Eight hours sleep! Fantastic! Unfortunately John wasn’t so lucky but, hopefully, we’ll both be ok tonight. Anyway… today we had a lovely morning meeting lots of Tasmanian wildlife, including wombats, Tasmanian devils and koalas, who were all super cute!
Bonorong is a wildlife sanctuary, not a zoo, and primarily looks after Tasmanian native animals who are sick and injured, aiming to get them back into the wild if possible. We couldn’t see all their animals. Some were hibernating because it’s currently winter, or sleeping because they’re nocturnal. However, there were plenty to see and I particularly enjoyed the daily tour when we learnt a lot about some of the animals.
There were lots of birds… some brightly coloured and others less so, but still rather handsome. I can’t remember what they all are but they included parrots, parakeets, emus and kookaburras. Some were in cages and others were flying or wandering free or perching in trees.
I think my favourites were the wombats. The one above is called Lizzie. I was surprised to learn the ones we saw are only young and they can grow up to a metre long and reach 40kg in weight. They build extensive burrows with rooms like our houses, and they have backwards facing pouches so, when they dig, the soil doesn’t cover their babies. The most interesting fact though was that their poo is square and used to communicate! The pictures above also show a possum and a quoll, I think, which are also marsupials and rather cute.
The koalas aren’t native to Tasmania but have been allowed to stay in the sanctuary because they can’t be released into the wild. These are Katie and Ben. They sleep for 20 hours a day and eat eucalyptus shoots for the rest of the time. Not a bad life! The interesting fact about koalas is that eucalyptus is poisonous to the babies so they eat mum’s poo to build up immunity to it!
When we went into the wildlife sanctuary we were each given a bag of food to feed the kangaroos. There were about 80 kangaroos of various ages and sizes in a large enclosure. Some were quite large and a bit intimidating at first… They obviously know visitors will feed them! We were told they like to have their chests scratched, which John is doing in some pictures. In another picture, the joey is enjoying the view from mum’s pouch while, in another, a large male is getting rather amorous with a younger female!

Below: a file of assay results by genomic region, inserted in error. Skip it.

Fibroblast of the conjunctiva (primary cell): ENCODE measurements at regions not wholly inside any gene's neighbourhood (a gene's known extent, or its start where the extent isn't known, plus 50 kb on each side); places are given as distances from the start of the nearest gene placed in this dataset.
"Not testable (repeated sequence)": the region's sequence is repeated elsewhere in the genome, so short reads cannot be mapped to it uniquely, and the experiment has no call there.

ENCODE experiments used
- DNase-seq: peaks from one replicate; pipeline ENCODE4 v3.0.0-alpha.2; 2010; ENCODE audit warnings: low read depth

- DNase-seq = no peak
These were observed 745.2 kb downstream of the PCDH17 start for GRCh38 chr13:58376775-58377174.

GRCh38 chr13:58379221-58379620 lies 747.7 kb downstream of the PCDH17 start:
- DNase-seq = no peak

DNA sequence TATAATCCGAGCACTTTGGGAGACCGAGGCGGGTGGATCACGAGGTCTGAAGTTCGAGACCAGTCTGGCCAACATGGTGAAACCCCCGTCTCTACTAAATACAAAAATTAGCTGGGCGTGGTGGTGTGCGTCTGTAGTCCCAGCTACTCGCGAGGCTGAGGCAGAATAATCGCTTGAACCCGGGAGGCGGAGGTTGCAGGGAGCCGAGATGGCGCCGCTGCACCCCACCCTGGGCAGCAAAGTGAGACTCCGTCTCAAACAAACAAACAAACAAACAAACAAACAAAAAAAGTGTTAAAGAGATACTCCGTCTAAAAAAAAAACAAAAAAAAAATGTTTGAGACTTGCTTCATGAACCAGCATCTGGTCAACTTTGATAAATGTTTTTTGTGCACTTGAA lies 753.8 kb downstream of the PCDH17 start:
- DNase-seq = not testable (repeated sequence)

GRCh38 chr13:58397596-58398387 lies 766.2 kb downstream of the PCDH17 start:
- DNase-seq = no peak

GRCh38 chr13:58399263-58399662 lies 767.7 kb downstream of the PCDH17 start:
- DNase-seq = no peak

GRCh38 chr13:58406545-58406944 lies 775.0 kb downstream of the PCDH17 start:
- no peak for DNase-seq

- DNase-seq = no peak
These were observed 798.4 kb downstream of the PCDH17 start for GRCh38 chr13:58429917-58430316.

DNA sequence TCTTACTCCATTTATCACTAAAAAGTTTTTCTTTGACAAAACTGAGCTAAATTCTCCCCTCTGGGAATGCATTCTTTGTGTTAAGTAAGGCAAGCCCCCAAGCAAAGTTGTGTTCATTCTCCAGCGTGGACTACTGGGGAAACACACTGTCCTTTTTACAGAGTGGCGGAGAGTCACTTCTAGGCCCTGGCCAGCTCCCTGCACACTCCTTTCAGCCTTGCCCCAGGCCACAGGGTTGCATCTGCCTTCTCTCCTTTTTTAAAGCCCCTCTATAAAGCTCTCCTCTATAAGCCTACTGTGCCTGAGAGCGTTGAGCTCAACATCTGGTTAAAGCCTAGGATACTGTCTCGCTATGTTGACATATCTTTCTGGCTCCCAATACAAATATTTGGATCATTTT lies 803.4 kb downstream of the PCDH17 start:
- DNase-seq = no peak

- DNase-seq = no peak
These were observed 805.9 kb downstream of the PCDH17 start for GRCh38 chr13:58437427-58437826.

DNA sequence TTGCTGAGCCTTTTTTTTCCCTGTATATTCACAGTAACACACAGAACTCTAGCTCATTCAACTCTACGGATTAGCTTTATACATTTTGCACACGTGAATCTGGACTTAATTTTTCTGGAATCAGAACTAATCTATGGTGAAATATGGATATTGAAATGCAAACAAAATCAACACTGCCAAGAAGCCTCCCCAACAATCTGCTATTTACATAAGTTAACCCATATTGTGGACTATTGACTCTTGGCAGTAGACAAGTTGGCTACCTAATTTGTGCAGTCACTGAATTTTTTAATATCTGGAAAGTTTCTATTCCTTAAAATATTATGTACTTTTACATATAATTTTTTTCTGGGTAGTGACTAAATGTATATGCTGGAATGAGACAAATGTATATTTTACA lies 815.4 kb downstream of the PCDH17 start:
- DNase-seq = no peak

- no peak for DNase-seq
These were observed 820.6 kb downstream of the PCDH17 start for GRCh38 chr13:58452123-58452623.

The Tasmanian devils were a highlight of the trip for me. I think they’re quite cute although John doesn’t agree. They are called devils because of their loud, screeching cry, not because they are particularly ferocious. The Tasmanian devils aren’t very good hunters apparently, because they can’t see very well. They tend to scavenge and enjoy eating carrion. We were told how they’ve become endangered because of a nasty facial cancer transmitted by bites. It causes a slow and painful death by suffocation or starvation. The Tasmanians are starting to manage the disease by vaccination and genetics so hopefully it’ll be eradicated one day and the population will recover. However, we were also told that Tasmania has a huge problem with these and other animals being killed on the roads at night, which is when many of them come out.
It started to rain during our tour round the wildlife sanctuary so we decided to go for lunch and visit Richmond. On the way to Richmond, we stopped at the Wicked Cheese Company, where we enjoyed a bowl of soup and some excellent cheeses.
Richmond is an early Tasmanian colonial village that was built in the 19th centuary and has lots of Georgian buildings. There’s a beautiful bridge across the river that was built by convicts and is reportedly the oldest bridge in Australia. There is also the oldest gaol in Australia in the village. We didn’t visit this because we wanted to visit the convict penitentiary in Hobart on our way home. Unfortunately we missed the last trip and will have to do that another day.
The picture above shows the Tasman bridge at Hobart, and the one below shows a rainbow above Richard and Rachel’s paddock. I’ve taken some pictures of pademelons in the garden this evening, but those will have to wait until tomorrow. I also had a go at taking pictures of the moon, just in case I’m up early enough to see the lunar eclipse at dawn tomorrow. Time will tell. Good night!